"The deepest oil well drilled in Israel’s 65-year history may be the most important," says "Bloomberg" in a report on the new Leviathan well, which will target oil-bearing strata, 6,500 meters below the Mediterranean seabed. The strata may have as much as 1.5 billion barrels of crude oil, equal to about 15 years of Israeli demand. The oil-bearing strata are beneath the gas-bearing strata, where 17 trillion cubic meters of gas has been discovered.
"While explorers have found enough natural gas in the past five years to turn Israel into an exporter, a major oil discovery would break new ground. The Middle East’s third-largest economy spends about $10 billion a year importing 98% of the oil it uses. Domestic production would increase tax revenue, boost the country’s balance of payments and reduce vulnerability to supply disruptions," notes "Bloomberg".
“The economic impact on Israel would be far greater than that of natural gas,” Delphi Global Analysis Group director David Wurmser told "Bloomberg". “Finding the oil would mean big money for the Israeli companies and the government."
Leviathan is owned by Noble Energy Inc. (NYSE: NBL), the well operator, Delek Group Ltd. (TASE: DLEKG), and Ratio Oil Exploration (1992) LP (TASE:RATI.L). Australia's Woodside Petroleum Ltd. (ASX: WPL) is due to acquire 30% of Leviathan. Noble Energy will begin drilling the well to the oil strata in late 2013, when a new drilling ship is delivered from South Korea. The company rates its chances of success at 25%. “We believe there is potential for significant oil resources at this prospect and the basin,” said Noble Energy SVP exploration and business innovation Susan Cunningham.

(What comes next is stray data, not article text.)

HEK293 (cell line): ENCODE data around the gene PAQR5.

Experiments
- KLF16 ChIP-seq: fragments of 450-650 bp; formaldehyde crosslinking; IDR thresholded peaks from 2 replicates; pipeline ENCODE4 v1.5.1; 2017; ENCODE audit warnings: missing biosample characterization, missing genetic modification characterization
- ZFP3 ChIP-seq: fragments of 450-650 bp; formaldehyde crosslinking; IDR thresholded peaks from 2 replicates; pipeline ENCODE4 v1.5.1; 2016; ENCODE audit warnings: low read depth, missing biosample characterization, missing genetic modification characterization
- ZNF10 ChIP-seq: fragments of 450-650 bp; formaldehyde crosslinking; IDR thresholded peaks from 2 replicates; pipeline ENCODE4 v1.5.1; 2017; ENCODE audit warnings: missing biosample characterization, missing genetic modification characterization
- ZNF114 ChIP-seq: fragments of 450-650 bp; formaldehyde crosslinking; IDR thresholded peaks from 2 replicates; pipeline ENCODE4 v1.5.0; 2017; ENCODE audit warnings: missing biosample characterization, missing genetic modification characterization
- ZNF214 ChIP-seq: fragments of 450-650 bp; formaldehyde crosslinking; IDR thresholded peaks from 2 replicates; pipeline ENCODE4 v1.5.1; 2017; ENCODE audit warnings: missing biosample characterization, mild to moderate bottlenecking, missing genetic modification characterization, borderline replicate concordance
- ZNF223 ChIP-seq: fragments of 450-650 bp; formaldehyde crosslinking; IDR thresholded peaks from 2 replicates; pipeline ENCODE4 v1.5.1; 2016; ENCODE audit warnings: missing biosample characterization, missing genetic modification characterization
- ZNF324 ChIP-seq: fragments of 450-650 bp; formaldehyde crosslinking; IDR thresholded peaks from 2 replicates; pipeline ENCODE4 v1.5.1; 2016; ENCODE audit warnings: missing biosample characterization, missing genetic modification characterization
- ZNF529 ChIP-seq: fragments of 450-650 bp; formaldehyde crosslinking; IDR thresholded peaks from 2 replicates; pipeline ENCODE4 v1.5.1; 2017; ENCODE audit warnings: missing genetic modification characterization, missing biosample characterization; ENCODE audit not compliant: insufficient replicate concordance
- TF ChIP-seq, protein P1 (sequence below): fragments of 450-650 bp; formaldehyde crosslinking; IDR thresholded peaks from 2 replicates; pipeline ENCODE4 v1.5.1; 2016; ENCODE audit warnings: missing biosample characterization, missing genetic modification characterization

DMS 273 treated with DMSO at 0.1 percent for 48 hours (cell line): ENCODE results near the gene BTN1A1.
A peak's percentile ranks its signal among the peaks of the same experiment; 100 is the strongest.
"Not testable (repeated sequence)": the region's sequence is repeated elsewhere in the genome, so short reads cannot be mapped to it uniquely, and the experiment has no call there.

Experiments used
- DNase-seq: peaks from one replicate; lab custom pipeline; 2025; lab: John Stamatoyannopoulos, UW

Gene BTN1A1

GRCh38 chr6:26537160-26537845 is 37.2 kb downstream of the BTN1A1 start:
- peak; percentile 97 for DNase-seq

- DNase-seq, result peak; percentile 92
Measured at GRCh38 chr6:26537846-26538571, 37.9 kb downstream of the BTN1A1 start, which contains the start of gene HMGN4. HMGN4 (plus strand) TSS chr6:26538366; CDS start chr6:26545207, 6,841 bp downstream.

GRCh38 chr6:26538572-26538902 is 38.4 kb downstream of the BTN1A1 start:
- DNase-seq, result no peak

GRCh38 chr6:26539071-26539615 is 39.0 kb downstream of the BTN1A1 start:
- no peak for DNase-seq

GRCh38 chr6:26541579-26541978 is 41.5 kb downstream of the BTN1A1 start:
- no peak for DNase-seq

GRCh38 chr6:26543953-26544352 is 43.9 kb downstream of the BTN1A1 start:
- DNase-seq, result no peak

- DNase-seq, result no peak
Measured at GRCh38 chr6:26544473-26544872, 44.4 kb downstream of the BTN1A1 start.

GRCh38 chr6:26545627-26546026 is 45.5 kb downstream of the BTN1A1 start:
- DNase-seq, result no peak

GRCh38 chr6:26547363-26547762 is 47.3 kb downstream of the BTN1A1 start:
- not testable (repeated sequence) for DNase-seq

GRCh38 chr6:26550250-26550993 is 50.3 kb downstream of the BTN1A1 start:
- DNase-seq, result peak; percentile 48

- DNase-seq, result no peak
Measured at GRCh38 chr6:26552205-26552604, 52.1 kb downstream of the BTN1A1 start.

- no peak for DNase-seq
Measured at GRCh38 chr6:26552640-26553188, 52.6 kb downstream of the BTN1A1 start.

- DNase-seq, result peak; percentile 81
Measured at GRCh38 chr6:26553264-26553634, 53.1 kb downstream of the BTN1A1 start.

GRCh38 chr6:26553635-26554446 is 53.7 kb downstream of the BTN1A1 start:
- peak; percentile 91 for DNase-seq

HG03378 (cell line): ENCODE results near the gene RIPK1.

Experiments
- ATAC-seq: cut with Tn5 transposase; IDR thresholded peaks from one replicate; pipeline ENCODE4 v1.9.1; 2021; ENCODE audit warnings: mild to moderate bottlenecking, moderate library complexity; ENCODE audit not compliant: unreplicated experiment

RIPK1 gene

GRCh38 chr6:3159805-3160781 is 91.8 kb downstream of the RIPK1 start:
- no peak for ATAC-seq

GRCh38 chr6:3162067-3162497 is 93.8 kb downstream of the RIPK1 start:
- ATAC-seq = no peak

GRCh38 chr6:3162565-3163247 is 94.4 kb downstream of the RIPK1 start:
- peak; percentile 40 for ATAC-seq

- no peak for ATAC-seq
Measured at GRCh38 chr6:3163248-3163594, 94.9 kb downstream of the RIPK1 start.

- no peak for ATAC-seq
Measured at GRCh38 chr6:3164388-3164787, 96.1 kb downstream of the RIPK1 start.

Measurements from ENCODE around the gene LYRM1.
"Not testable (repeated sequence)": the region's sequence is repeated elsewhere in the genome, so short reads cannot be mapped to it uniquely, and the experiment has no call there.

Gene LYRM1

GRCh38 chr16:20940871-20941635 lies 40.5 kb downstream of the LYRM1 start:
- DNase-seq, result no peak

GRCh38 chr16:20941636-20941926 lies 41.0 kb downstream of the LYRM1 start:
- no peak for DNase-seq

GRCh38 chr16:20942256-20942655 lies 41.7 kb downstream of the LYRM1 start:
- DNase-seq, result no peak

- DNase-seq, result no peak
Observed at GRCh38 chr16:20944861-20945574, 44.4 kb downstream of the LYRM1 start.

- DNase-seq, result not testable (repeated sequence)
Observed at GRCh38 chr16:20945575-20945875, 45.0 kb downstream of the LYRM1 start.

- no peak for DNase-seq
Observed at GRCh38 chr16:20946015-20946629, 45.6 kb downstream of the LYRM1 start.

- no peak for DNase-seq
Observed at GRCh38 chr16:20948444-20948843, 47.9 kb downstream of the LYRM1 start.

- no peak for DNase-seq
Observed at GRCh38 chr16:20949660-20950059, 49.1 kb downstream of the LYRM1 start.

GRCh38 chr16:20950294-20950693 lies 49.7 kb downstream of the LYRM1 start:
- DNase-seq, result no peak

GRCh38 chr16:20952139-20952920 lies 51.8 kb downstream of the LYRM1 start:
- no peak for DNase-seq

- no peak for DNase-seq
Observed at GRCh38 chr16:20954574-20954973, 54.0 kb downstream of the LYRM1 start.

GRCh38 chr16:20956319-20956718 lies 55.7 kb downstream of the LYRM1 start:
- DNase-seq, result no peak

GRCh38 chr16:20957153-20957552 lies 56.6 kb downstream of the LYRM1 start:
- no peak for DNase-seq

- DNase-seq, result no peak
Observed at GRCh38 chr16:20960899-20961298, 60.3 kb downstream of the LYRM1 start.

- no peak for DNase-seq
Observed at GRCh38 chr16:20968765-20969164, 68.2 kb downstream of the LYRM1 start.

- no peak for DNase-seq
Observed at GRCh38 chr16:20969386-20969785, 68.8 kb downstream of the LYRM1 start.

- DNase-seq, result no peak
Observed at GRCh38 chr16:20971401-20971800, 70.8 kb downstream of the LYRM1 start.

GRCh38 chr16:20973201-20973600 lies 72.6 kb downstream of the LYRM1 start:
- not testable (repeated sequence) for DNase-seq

"Bloomberg" says, "The key to finding Israel’s offshore energy deposits has been technology - developed in places like the US Gulf of Mexico and Brazil - to drill in deeper waters and further under the seabed. The Leviathan oil well will be drilled in 1,600 meters of water and probe a further 6,500 through the rocks below, according to company filings."
“Thanks to advances in drilling technology, Israeli companies and their international partners can now reach greater depths that will enable oil exploration at lower geological levels than ever before,” Delek Drilling LP (TASE: DEDR.L) CEO Yossi Abu told "Bloomberg".
"Bloomberg" adds that the new well will probably cost more than the $120 million spent making the original Leviathan discovery. It cites a report by IBI Investment House analyst Guil Bashan, who says that the greater profits from pumping oil over gas make the expense worthwhile, because while gas requires expensive pipelines or export terminals, oil can be easily put in tankers and shipped wherever it’s wanted.
Published by Globes [online], Israel business news - www.globes-online.com - on July 18, 2013
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